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Breathwork: 3 best breathing exercises for a healthy brain

You take 23,040 breaths a day. Use your breath to boost your brain health and reduce chronic stress and anxiety.

August 03, 2021
8 min read

Just breathe.” You see this mantra stitched onto throw pillows, emblazoned on the walls of yoga studios, and taught by world-renowned mental health experts and gurus like Thich Nhat Hanh, Dan Brule, and Oprah. 

But what exactly are the mental and physical benefits of a healthy deep-breathing routine, and how can you get started with the best breathing exercises for anxiety, stress, and other common ailments? Take a deep breath and let’s dive into the fascinating medical research surrounding one of the bodily functions most of us take for granted—breathing.

Breathwork 101: scientific benefits of deep breathing

The average adult takes 23,040 breaths every single day. If you’re like most people, you aren’t fully aware of your breath. Yet you do it, day in and day out, without even thinking. 

Deep breathing—sometimes referred to as abdominal breathing, paced respiration, diaphragmatic breathing, or the more colloquial term “belly breathing”—invites you to connect your consciousness to your breath. It’s a practice that manipulates your breathing in a way that brings about well-researched benefits to your spirit, mind, and body.

As Dan Brule, one of the original pioneers of breathwork in the West, once said:

Breath is the link between mind and body. [...] Conscious breathing heightens awareness.

The scientific benefits of breathwork and deep breathing include:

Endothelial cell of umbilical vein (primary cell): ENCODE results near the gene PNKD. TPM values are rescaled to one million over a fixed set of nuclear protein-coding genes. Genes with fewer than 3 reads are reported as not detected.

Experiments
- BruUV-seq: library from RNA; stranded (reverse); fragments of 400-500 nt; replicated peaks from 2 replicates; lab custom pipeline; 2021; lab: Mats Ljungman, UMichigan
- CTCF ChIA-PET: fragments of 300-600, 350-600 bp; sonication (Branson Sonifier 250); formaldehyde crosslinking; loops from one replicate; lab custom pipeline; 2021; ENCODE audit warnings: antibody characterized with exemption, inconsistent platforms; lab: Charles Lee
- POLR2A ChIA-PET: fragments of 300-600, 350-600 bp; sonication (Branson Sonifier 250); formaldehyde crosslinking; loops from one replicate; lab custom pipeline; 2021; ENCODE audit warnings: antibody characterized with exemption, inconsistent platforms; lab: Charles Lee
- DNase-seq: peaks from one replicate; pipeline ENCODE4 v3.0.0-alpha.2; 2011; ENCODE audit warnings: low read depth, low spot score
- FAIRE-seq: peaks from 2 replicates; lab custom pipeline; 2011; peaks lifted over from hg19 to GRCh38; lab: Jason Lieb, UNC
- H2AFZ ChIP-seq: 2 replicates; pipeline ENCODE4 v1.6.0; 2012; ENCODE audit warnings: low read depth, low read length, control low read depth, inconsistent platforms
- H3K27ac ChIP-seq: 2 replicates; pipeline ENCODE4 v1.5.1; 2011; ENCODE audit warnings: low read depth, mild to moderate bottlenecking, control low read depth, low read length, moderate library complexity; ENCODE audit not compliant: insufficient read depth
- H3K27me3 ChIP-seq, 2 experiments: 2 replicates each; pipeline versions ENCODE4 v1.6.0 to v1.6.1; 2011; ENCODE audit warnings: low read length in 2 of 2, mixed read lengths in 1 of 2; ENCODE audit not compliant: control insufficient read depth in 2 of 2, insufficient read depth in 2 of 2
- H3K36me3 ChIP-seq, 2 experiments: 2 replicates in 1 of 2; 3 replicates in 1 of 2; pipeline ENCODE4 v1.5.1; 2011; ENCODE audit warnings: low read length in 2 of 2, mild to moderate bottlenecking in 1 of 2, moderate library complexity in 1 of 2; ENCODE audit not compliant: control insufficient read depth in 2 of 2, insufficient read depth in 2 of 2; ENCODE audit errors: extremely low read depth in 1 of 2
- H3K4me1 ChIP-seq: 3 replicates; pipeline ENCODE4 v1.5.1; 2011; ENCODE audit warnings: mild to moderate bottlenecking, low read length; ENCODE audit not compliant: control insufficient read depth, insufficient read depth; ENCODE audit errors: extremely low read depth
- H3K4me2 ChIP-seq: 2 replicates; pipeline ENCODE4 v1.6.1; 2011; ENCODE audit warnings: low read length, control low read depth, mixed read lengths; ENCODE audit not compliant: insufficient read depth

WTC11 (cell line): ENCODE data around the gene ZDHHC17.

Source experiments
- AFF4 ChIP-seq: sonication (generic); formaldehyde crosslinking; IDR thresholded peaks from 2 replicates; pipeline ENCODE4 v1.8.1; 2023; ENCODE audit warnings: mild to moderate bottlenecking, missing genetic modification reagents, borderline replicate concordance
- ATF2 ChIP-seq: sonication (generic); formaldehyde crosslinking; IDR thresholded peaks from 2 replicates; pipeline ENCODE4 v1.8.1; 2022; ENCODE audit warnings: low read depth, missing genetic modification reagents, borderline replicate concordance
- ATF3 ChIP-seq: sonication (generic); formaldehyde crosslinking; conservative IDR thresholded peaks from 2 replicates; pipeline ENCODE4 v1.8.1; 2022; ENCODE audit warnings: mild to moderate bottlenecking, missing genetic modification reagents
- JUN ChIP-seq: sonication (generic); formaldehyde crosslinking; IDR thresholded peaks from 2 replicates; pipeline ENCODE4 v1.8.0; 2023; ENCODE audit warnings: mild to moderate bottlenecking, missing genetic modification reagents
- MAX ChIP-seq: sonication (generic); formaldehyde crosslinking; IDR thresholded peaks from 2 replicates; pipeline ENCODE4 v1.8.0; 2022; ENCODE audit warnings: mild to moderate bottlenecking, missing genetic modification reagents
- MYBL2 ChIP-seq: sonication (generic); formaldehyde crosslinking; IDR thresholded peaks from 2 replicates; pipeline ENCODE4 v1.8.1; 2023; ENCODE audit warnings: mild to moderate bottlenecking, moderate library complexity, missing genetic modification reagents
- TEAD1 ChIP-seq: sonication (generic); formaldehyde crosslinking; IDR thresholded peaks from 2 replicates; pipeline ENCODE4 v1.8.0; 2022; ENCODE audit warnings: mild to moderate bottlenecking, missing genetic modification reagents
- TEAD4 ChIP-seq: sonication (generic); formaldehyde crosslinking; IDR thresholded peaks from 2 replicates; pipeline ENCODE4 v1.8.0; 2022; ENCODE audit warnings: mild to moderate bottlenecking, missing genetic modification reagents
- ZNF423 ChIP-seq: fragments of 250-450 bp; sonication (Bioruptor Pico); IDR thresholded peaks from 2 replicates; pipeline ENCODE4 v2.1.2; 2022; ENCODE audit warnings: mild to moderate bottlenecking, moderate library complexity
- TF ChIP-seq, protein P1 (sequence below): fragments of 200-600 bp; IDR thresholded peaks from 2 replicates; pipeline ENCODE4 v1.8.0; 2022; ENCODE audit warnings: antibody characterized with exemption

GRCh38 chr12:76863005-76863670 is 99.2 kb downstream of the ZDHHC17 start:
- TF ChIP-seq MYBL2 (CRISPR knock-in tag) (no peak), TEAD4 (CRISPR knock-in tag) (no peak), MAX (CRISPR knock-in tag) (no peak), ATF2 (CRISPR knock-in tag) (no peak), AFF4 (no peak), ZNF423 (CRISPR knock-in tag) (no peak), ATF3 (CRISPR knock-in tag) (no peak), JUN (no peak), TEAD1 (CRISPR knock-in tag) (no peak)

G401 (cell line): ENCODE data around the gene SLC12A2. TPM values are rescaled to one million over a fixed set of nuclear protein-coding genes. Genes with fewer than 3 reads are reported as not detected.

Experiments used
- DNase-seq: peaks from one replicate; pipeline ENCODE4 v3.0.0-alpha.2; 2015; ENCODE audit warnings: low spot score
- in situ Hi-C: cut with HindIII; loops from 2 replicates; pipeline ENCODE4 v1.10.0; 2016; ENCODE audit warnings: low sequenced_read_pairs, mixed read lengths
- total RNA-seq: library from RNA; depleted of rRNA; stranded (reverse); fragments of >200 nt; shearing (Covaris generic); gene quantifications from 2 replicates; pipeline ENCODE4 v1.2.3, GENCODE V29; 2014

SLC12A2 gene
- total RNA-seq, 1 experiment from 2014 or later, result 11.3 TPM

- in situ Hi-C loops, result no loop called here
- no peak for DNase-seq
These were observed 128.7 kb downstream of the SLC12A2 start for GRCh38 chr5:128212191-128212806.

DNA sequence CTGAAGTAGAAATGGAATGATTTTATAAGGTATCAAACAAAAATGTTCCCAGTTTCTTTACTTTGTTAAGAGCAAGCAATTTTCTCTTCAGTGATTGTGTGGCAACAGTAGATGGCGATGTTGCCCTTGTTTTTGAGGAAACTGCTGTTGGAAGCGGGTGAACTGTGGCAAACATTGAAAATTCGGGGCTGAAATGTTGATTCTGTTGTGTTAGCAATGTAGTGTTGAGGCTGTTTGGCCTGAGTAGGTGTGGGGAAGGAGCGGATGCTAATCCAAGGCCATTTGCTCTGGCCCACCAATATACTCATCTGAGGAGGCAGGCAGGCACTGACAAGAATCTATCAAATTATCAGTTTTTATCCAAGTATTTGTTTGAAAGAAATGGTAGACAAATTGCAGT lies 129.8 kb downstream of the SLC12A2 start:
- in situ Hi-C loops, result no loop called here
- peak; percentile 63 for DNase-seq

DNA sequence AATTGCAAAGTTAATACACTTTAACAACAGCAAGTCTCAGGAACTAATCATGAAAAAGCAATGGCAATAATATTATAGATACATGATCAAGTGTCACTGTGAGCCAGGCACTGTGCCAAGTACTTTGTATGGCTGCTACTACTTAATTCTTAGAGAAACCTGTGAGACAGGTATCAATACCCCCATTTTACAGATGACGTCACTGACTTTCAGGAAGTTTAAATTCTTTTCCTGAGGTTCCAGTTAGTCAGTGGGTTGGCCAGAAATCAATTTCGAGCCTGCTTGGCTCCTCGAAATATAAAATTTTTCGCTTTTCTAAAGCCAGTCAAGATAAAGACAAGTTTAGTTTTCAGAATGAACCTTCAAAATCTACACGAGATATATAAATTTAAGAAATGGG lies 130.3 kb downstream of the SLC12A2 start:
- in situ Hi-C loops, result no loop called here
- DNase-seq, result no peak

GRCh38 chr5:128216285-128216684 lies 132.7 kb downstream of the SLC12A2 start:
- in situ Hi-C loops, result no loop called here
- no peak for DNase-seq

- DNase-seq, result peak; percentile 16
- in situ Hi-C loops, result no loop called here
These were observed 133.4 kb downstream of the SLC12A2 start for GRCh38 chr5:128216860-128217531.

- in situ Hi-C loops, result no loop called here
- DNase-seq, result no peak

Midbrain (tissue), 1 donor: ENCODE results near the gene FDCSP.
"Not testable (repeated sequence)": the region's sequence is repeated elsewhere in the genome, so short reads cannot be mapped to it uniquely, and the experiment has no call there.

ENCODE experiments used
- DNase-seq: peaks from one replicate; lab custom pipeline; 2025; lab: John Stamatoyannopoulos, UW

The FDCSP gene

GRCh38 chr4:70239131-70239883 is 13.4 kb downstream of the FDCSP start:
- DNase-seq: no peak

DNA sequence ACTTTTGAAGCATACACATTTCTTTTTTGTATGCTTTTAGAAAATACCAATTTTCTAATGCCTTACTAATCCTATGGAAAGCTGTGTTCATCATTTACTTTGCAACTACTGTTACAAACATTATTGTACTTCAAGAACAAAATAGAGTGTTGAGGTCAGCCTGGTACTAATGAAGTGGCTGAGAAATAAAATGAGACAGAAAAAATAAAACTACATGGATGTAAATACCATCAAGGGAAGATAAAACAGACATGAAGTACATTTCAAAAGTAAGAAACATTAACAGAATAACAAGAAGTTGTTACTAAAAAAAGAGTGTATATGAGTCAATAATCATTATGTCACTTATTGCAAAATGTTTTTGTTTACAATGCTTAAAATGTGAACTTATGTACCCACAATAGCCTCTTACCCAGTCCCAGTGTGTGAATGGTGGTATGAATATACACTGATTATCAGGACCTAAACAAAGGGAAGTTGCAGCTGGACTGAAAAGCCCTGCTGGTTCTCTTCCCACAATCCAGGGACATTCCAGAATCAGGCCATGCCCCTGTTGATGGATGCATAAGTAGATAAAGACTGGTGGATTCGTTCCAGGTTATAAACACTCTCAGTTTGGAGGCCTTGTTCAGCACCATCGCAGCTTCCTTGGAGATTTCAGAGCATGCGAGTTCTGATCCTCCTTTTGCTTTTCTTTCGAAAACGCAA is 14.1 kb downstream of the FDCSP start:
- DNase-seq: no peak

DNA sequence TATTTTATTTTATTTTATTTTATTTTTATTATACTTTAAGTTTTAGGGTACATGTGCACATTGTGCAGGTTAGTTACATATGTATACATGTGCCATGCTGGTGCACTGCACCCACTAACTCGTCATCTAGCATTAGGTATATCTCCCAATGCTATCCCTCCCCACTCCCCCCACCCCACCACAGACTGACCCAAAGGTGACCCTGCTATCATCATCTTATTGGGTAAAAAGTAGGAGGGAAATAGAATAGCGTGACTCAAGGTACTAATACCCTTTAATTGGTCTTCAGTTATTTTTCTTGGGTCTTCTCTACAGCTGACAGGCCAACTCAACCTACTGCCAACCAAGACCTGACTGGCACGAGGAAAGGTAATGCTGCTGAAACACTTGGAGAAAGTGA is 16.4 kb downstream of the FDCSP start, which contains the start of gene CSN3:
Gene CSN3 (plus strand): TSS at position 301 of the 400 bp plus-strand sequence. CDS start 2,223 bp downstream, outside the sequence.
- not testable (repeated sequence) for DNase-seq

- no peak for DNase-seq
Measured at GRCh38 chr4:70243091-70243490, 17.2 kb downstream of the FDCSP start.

Most, if not all, of these associated health benefits are linked to the underlying fundamental impact that deep breathing has on your mental health: a significant reduction in stress.

Your breath tends to become more rapid and shallow as you encounter challenges or stressful situations, and this feeds into your natural fight-or-flight response. By slowing and deepening your breath, you calm your central nervous system and help alleviate the psychological burden of chronic stress. 

And the results are fast. Michigan State University reports that your levels of cortisol (the so-called “stress hormone”) may begin to drop in as few as ten deep, conscious breaths. But to fully embrace the benefits of breathwork, there are specific breathing techniques to try.

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How to deep breathe: the dos and don’ts of breathwork

Before we get into specific breathing techniques and breathing patterns, there are some general best practices when doing breathwork:

  • Do it when you aren’t rushed for time.

  • Do it in a place where you can completely focus on your breath (i.e., a quiet room, not a noisy kitchen or a chaotic living room where you’re distracted by your family or a mental to-do list).

  • Do it daily, aiming to practice your breathwork for several minutes at a time.

  • Don’t be passive, but instead be fully engaged in your mind and body.

  • Don’t treat it as a chore, but rather an invitation to connect with your breath.

  • Don’t treat it as something to do only when you have time, but instead make space for it and block off some breathwork time in your daily calendar.

You may even want to consider creating a special ritual or a place reserved only for your deep breathing exercises. For example, you might set up a cosy corner of your bedroom with comfortable cushions and some candles in order to prime your mind for relaxation and help you get into deep breathing faster.

The three best breathing exercises for anxiety, stress, and more

1. Breath focus: the best breathing exercise to relax anxiety

The breath focus technique doesn’t just incorporate deep breathing, but it also involves mental focus and training. By centreing all your thoughts on your breath, you break the unceasing inner voice and inner dialogue that often contributes to anxious feelings. It’s also a powerful way to stay grounded and present during times where your life feels out of control or chaotic.


  • Choose a calming word to focus on during this exercise, such as “calm”, “peace”, or “safe.”